Striker | SD Huesca | Colombia
Bullish, stocky and relentlessly determined to make a difference, Juan Camilo Hernandez, nicknamed Cucho Hernandez, fits a stereotypical profile of any aspiring South American attacker. Is he an old fashioned number nine or better suited to an inside forward role? Simple answer to the question: it’s too early to tell. That’s also a debate which surrounds Richarlison at Everton, so it’s of little surprise that comparisons have been drawn between Cucho and the Brazilian boy wonder; not least for how their styles mirror one another, but also due to their connection with Watford.
Falcao is edging dangerously close to passing his sell by date and Cucho, a fellow Colombian, is beginning to make waves in European football. Convenient, eh? One door closes and another one opens; the circle of life. Cucho is unlikely to mould his style to become a complete centre-forward because he simply cannot resist the urge to oscillate across the final-third and collect the ball out wide, but that is where he is at his most effective.
His record in front of goal is enough to suggest he could yet become a clinical goal scorer for the Colombian national side, even if his style is somewhat unconventional.
2018 has been…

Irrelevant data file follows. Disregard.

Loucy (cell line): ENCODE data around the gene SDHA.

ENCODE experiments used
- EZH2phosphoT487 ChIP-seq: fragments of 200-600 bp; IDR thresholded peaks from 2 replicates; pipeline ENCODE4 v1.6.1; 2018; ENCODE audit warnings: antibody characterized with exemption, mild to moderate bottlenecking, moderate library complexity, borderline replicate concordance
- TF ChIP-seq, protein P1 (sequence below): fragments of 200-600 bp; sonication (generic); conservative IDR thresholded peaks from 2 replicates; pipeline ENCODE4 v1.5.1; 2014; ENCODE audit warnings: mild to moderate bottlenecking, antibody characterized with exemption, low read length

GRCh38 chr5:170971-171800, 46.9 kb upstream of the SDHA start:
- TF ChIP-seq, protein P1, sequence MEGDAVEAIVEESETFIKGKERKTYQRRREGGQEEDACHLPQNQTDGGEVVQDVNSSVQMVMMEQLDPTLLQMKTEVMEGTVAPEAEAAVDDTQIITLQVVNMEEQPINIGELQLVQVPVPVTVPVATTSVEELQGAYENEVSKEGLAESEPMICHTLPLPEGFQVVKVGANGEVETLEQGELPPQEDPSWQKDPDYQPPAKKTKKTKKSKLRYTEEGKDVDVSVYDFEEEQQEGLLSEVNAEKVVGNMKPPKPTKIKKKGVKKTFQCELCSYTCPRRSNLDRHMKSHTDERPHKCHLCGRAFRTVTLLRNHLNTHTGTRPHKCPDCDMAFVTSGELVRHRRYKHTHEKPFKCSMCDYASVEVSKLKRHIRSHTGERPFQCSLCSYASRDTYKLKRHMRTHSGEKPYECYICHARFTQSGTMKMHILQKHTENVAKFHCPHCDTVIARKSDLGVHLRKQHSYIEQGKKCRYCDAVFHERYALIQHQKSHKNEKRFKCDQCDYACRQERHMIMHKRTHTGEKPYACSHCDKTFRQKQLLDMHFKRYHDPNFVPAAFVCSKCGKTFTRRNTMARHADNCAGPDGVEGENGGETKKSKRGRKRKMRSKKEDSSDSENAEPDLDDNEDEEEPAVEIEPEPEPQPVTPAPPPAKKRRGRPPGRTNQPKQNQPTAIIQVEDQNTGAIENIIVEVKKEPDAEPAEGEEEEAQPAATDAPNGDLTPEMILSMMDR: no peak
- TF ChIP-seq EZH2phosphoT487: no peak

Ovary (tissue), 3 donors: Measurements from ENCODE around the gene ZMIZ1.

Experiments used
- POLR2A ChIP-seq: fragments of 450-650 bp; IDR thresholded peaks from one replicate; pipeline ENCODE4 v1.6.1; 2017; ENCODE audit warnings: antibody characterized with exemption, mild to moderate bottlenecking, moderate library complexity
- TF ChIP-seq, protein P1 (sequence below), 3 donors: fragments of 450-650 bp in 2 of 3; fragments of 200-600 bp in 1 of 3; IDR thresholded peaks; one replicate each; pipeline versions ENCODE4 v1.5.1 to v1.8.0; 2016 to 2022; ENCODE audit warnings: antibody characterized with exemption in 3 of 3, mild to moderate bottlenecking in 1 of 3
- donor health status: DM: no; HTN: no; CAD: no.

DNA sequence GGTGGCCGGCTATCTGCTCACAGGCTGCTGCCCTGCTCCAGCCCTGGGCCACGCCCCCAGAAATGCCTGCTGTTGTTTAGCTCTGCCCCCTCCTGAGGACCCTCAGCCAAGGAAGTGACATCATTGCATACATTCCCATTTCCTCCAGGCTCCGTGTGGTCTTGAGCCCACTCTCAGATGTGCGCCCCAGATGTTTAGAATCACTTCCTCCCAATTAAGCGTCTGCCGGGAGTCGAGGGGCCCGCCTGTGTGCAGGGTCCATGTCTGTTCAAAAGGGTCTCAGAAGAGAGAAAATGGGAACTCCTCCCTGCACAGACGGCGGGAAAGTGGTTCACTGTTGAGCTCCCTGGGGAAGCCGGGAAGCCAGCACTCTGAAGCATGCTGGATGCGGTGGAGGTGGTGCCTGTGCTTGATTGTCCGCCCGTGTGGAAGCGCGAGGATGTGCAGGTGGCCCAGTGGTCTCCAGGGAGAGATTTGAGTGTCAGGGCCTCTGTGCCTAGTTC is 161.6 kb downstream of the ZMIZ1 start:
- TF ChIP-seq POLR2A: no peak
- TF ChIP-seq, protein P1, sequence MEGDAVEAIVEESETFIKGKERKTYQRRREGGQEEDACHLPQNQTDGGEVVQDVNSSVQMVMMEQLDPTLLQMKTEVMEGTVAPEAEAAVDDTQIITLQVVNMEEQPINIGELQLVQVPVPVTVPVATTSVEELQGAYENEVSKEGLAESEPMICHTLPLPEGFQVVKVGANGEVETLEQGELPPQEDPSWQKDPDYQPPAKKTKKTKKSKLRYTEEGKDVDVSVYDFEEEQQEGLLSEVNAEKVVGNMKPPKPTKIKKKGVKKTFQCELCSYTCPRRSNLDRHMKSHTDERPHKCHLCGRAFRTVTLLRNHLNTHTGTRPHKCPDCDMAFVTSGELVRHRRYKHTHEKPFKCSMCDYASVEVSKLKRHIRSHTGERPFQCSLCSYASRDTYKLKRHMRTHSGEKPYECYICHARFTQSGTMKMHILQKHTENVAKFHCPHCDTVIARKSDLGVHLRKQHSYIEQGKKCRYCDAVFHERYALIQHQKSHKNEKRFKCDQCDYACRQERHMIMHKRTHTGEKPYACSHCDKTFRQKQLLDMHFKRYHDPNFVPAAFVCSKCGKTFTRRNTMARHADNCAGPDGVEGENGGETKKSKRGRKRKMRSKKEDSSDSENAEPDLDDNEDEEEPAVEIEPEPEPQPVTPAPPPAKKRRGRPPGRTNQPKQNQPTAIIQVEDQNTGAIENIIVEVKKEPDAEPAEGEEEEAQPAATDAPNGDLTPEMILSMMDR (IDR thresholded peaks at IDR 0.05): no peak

In a word: educational. His prolific record in La Liga B with SD Huesca has, unsurprisingly, not been emulated in La Liga following promotion. His record, though, must be taken with a pinch of salt. Strikers are seldom better than the players around them, so what chance does he have with Huesca rooted to the bottom of La Liga this season?
Cucho has scored seven goals and provided four assists in 2018, but he would certainly have boasted a better record had he avoided suffering the misfortune of a metatarsal fracture in January. Hot and cold spells have been par for the course for the 19-year-old, but what’s a wonderkid without spells of inconsistency?
What can be said is that Cucho has showcased fearlessness in the final-third against La Liga opposition this season, and we think his determination to make things happen, even when his long-range efforts are hopelessly off-target and his mazy slaloms immediately intercepted, is indicative of his enormous potential.
If you’re a Watford fan I suggest you begin writing a strongly worded Christmas card to Javi Gracia demanding one thing: keep Cucho, or else... Huesca will want him for the long-term but, with survival looking about as likely as a unanimous agreement on the finer details of Brexit, they will undoubtedly be priced out of a permanent deal, unless they manage to pull off a great escape.
So, Watford, don’t bother returning to South America in search of the next Richarlison. Save yourself the hassle; he’s staring you in the face! If Gracia has any sense then he will be licking his lips at the prospect of unleashing Cucho next season.
The IBWM team are gunning for Cucho to harness his potential and set the Premier League alight. The next potent sting in the Hornets’ attack could be set to make a piercing incision on English football in 2019.